Darvocet (propoxyphene/acetaminophen) is a prescription medicine commonly used for pain relief. Although the drug can be helpful in many situations, there are certain situations where it should be avoided. For example, one of Darvocet's contraindications is an allergy to propoxyphene napsylate, acetaminophen, or any of the inactive components used to make the medication.
In November 2010, the United States Food and Drug Administration (FDA) withdrew all medications that contain propoxyphene from the market. It has been determined that the risks of propoxyphene outweigh the possible benefits. In particular, the FDA was concerned about the drug's ability to cause serious changes in the heart rhythm, even at normal doses. Pharmacies will no longer sell this medication, and people who take it should stop and ask their healthcare provider for a more suitable pain medication.
Darvocet® (propoxyphene/acetaminophen) is a prescription medication approved to treat mild-to-moderate pain, with or without a fever. It contains two different medications -- propoxyphene napsylate (Darvon-N®) and acetaminophen (Tylenol®). There are actually three different types of Darvocet, including:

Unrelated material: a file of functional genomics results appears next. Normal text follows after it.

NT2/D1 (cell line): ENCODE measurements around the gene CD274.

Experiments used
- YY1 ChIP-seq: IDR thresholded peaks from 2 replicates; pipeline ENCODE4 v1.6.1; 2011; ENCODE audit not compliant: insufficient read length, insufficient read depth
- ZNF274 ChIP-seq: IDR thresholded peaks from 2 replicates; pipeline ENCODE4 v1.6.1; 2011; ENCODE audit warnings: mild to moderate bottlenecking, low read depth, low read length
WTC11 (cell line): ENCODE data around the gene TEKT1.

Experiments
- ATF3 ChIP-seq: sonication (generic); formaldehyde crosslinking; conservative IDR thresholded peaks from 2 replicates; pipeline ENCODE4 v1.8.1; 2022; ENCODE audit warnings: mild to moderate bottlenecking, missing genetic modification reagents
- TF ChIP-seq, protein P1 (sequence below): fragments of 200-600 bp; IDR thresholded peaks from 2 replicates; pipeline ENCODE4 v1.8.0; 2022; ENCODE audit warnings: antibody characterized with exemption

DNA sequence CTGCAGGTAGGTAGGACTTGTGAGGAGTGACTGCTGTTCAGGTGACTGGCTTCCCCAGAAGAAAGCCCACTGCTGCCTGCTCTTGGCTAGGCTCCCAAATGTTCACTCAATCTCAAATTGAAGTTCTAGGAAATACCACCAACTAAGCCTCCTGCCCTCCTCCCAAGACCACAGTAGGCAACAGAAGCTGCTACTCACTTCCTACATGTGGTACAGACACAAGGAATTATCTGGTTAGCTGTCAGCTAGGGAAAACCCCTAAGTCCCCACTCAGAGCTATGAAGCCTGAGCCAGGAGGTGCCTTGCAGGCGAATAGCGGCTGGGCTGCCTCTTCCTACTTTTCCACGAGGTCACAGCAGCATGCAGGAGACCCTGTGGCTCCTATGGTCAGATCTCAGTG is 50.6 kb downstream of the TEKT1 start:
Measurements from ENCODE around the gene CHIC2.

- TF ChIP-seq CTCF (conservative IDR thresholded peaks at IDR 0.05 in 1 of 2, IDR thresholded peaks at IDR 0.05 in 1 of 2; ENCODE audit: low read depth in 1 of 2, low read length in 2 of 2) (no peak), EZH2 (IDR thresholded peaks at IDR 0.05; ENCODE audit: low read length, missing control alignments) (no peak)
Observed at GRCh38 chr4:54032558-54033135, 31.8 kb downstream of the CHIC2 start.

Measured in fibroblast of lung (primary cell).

The "official" Darvocet contraindications include:
- An allergy to Darvocet, propoxyphene napsylate, acetaminophen, or any of the inactive components used to make the medication (see Darvocet Ingredients)
- Significant respiratory depression (slow or ineffective breathing due to a variety of causes) that is not treated
- Severe asthma or are having an asthma attack
- High levels of carbon dioxide in the blood (hypercarbia)
- A bowel obstruction (paralytic ileus).
The prescribing information for Darvocet also warns that the medication should not be prescribed to people who are suicidal or prone to addiction.